2019 - 2020 Modern Volume 11

Underdog to African Success Story: Sir Seretse Khama and the birth of modern Botswana

By Kerry Lindeque In 1966, when Botswana asked to be granted independence by the British government they were labelled as “either brave or very foolish”. The British protectorate, known at the time as Bechuanaland, had 12km of paved road, a literacy rate of 25% and was one of the twenty poorest countries in the world. …

2019 - 2020 Modern Volume 11

Legacies of 1989; Can a Peaceful Revolution ever be Truly ‘Revolutionary’?

By Alex Cockhill ‘Revolutions’ are events that never fail to evoke images of uncertainty, upheaval and most of all violence. The legacy of the French Revolution on the popular memory has always been defined by the horror and scale of this revolutionary violence. This imagery has only been compounded by the other ‘great’ revolution, the …

2019 - 2020 Modern Volume 11

‘Just let me hear some of that rock and roll music’: How Radio Caroline Transformed British Radio from 1964-67.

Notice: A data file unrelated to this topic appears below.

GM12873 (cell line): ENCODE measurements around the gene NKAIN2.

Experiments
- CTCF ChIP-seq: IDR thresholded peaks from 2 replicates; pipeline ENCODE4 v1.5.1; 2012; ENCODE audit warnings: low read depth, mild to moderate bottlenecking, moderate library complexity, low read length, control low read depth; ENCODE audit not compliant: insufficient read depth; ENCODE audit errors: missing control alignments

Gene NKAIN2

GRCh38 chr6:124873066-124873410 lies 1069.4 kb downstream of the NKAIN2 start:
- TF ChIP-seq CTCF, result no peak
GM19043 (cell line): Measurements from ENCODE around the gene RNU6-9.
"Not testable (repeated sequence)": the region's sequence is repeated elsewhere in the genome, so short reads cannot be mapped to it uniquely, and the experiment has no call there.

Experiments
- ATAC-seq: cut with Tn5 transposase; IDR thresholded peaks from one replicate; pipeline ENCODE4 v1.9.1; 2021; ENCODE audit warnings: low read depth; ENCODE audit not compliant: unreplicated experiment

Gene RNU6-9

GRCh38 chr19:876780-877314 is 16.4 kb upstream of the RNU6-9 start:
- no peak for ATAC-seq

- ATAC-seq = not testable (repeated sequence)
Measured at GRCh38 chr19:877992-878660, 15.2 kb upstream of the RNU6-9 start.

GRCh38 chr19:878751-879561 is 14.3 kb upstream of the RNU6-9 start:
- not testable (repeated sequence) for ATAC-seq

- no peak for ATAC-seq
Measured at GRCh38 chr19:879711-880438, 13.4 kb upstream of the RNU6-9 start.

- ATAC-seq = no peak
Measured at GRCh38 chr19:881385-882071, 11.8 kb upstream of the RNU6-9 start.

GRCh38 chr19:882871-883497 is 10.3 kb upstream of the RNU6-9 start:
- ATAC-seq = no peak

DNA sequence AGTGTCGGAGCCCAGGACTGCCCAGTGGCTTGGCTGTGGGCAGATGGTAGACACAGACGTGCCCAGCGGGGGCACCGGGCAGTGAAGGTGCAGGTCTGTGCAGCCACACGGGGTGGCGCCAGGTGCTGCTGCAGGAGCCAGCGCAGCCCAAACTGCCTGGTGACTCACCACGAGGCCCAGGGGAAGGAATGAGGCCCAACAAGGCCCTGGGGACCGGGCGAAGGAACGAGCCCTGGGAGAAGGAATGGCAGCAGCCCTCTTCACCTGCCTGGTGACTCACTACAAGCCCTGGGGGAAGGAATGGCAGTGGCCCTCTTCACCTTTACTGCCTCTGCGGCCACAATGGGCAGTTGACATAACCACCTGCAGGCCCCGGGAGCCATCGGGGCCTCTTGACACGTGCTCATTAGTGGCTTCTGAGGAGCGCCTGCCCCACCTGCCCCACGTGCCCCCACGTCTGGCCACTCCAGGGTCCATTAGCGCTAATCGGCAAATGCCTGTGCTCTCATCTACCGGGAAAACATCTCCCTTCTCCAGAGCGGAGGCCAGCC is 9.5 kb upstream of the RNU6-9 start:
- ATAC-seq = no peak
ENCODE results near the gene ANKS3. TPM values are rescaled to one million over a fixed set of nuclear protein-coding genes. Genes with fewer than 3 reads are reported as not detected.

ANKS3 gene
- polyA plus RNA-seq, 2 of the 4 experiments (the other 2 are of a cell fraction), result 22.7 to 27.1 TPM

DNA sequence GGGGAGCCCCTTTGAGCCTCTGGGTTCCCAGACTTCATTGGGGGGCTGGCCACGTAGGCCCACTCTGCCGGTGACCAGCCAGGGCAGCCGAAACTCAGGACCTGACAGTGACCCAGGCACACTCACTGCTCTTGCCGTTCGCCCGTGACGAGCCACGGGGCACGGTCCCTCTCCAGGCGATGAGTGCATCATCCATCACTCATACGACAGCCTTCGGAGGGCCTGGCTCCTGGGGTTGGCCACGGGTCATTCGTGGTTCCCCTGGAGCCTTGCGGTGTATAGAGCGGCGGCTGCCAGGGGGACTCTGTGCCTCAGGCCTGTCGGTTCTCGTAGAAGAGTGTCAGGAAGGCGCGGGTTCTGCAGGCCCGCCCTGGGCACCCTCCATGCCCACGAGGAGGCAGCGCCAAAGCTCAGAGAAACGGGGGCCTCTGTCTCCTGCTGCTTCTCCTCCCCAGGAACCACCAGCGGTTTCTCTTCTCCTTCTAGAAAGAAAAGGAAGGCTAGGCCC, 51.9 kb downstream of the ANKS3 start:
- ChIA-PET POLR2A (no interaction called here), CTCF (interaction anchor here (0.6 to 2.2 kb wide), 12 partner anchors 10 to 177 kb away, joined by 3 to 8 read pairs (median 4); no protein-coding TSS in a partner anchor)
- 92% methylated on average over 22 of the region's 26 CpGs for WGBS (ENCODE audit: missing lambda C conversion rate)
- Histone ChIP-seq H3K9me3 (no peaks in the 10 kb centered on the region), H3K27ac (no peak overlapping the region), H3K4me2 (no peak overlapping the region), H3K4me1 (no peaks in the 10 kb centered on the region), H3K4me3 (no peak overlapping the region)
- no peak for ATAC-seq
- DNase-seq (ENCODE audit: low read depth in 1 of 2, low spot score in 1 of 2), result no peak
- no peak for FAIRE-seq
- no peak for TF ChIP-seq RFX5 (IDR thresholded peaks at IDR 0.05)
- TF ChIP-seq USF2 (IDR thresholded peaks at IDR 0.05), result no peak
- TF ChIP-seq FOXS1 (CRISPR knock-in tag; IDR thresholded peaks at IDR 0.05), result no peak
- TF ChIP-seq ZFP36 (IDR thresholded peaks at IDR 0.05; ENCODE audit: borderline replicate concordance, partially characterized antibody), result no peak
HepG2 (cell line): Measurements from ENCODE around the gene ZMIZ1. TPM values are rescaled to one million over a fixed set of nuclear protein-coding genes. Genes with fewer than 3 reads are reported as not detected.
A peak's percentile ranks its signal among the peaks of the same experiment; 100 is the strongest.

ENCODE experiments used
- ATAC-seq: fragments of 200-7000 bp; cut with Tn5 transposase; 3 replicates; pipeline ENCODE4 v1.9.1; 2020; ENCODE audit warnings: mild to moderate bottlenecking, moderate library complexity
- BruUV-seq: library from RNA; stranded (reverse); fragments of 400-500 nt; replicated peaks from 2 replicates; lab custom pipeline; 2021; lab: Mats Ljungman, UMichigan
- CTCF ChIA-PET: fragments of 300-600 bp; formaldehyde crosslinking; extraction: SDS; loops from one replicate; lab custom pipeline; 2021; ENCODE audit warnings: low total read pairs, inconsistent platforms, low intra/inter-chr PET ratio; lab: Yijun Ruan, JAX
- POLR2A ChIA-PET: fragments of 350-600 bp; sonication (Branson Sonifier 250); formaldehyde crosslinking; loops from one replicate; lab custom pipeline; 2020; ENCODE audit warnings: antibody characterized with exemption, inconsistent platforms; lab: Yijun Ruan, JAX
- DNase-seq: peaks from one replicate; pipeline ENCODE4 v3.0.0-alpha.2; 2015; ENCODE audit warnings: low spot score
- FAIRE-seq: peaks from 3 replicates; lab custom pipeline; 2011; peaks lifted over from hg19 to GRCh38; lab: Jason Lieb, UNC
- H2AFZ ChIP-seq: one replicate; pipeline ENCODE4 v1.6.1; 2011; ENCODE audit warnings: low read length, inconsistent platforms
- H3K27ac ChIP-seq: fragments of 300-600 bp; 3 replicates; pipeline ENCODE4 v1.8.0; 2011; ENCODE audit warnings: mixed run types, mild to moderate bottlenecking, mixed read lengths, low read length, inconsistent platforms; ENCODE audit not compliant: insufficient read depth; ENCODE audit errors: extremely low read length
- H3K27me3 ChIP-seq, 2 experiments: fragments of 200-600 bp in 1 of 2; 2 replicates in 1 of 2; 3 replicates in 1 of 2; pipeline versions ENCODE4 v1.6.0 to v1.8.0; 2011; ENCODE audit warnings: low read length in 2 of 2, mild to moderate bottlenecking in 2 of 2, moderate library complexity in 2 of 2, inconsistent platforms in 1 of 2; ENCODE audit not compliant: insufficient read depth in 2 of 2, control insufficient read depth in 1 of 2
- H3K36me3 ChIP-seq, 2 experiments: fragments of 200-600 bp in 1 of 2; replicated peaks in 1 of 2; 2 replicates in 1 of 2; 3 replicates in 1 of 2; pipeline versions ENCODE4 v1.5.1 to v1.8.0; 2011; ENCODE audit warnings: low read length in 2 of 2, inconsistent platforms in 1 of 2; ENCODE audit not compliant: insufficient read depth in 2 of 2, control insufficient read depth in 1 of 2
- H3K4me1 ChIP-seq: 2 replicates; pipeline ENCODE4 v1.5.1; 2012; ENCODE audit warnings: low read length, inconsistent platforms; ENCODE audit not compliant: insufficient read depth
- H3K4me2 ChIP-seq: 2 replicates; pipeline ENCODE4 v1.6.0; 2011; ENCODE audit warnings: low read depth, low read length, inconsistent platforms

By Sam Gilder The ‘swinging sixties’ was characterised by rising living standards, increased sexual freedoms and the emphatic influence of the youth on British culture. Rock and roll had erupted in Britain, with bands such as The Beatles, The Kinks and The Rolling Stones characterizing the new shift in pop music. London was at the …

2019 - 2020 Modern Volume 11

Women Abroad: Female Travellers in Italy in the late Eighteenth-Century

By Jess Allen The flexibility of the ‘separate spheres’ ideology has been thoroughly demonstrated by historians due to evidence signifying women’s inherent role in public life. Whilst there was still a domesticated role seldom expected of women in the late eighteenth- and early nineteenth-century, particularly after the French Revolution, women in public life further increases. …

2019 - 2020 Modern Volume 10

‘We want to grow up before we blow up’: Motherhood and Women Strike for Peace in the New York Times

By Alex Boulton On 15 January 1962, nearly 2000 American women and their children picketed the White House in the pouring rain, posting soggy letters to incumbent President John F. Kennedy while juggling umbrellas, placards and strollers. With signs that read ‘Never Say Die’ and ‘When it rains, it pours- Strontium 90’, the women were …